- Limiting global warming to 1.5°C would require “rapid and far-reaching” transitions in land, energy, industry, buildings, transport, and cities. Global net human-caused emissions of carbon dioxide (CO2) would need to fall by about 45 percent from 2010 levels by 2030, reaching ‘net zero’ around 2050. This means that any remaining emissions would need to be balanced by removing CO2 from the air.
- This report will be a key scientific input into the Katowice Climate Change Conference in Poland in December, when governments review the Paris Agreement to tackle climate change.
- We are already seeing the consequences of 1°C of global warming through more extreme weather, rising sea levels and diminishing Arctic sea ice.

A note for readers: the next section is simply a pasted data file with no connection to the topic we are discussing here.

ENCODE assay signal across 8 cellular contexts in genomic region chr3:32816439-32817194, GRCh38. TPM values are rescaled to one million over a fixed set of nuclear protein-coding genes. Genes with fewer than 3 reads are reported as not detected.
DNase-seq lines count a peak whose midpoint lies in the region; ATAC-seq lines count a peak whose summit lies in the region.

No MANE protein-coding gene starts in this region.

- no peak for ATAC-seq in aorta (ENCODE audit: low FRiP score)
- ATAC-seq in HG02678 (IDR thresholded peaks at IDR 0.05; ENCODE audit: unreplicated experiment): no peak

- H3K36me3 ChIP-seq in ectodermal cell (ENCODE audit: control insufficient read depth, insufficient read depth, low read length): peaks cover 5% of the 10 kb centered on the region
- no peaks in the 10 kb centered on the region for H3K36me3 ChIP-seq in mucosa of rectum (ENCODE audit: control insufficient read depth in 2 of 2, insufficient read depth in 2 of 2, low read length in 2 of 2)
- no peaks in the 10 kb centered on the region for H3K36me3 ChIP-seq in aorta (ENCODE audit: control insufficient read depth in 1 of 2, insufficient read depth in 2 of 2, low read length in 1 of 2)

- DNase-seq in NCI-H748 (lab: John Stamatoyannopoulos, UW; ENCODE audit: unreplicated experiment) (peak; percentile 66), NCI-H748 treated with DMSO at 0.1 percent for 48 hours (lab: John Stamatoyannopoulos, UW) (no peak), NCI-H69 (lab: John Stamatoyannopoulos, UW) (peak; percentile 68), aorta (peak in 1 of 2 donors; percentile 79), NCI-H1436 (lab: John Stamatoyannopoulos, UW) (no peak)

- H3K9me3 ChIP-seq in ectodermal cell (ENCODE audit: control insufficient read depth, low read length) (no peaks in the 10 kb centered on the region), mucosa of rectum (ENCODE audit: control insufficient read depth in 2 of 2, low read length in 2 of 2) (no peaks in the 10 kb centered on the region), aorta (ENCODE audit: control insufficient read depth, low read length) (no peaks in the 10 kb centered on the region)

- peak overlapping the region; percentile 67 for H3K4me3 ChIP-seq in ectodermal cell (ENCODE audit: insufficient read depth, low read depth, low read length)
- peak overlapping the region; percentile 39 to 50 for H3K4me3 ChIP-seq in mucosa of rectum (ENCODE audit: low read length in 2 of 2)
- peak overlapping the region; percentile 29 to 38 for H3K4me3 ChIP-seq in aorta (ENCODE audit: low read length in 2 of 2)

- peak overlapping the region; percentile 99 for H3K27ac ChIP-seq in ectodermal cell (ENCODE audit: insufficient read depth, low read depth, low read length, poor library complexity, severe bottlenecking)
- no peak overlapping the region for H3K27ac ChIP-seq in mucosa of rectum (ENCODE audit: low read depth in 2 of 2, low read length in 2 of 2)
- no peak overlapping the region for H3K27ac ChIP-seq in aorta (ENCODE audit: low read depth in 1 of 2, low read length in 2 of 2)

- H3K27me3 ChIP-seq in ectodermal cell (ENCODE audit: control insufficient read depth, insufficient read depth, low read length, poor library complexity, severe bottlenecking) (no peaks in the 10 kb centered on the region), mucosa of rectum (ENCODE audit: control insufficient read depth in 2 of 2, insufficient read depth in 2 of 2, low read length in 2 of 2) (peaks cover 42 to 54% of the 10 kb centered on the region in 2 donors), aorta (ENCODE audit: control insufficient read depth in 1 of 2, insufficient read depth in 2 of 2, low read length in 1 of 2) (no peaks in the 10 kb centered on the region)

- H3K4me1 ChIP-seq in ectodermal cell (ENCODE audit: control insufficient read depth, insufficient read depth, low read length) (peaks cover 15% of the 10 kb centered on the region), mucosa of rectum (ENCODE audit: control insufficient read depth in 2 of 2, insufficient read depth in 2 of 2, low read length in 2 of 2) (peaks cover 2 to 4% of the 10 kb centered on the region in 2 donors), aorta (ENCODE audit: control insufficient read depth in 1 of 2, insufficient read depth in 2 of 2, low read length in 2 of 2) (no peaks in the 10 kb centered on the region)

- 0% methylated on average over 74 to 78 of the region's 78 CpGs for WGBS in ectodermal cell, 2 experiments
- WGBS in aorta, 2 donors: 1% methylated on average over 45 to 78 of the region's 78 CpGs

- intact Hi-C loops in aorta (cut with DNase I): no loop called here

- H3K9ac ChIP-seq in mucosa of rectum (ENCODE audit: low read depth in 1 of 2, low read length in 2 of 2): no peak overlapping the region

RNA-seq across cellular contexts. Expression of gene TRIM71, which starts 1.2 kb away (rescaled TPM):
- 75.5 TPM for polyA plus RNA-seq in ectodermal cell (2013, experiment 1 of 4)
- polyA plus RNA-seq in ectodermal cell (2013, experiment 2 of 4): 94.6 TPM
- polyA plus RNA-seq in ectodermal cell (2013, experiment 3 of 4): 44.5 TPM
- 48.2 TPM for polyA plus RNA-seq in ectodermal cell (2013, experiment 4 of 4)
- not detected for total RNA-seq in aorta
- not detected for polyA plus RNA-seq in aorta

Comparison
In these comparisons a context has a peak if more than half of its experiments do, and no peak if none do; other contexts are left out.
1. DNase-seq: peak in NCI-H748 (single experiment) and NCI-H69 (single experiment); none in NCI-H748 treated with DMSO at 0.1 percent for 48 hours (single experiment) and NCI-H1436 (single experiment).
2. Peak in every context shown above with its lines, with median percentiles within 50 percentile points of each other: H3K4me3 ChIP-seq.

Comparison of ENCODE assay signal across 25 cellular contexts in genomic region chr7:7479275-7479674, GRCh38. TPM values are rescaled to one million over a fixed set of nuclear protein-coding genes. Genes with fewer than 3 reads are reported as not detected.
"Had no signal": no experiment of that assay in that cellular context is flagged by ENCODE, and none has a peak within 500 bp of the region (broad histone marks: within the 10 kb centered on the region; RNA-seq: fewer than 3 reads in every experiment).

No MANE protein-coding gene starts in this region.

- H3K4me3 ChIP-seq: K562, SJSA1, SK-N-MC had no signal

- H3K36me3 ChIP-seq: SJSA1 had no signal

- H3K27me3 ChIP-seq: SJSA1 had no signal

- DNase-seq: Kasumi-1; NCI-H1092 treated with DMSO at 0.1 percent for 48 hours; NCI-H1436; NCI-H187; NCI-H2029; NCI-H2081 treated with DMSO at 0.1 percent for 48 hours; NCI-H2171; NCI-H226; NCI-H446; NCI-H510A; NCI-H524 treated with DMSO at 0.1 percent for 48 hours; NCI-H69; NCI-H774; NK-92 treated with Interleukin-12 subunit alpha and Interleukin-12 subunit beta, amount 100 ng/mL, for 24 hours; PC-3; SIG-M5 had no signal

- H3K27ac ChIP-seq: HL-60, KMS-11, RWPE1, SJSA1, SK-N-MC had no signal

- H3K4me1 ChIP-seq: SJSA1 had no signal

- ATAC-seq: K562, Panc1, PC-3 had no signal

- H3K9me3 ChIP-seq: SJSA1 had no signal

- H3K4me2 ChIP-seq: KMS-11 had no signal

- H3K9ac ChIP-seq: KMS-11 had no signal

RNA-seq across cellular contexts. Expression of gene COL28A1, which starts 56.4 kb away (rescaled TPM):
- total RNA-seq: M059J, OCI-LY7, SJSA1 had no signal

- Warming of 1.5ºC or higher increases the risk associated with long-lasting or irreversible changes, such as the loss of some ecosystems.
In the Summary for Policymakers, the IPCC states that “warming from anthropogenic emissions from the pre-industrial period to the present will persist for centuries to millennia and will continue to cause further long-term changes in the climate system, such as sea level rise, with associated impacts.”
This last point is very important. Even if humanity disappeared from the face of the Earth tomorrow, it will take centuries to millennia for greenhouse gases in our atmosphere to return to pre-industrial levels.
We’ve known about this aspect of climate change for a long time. It is based on solid science. Any action we take now, either positive or negative, will affect Earth’s environment many generations into the future.
I know of no better introduction to climate science than Richard Wolfson’s video course. Even though it was produced 11 years ago, it is still completely relevant.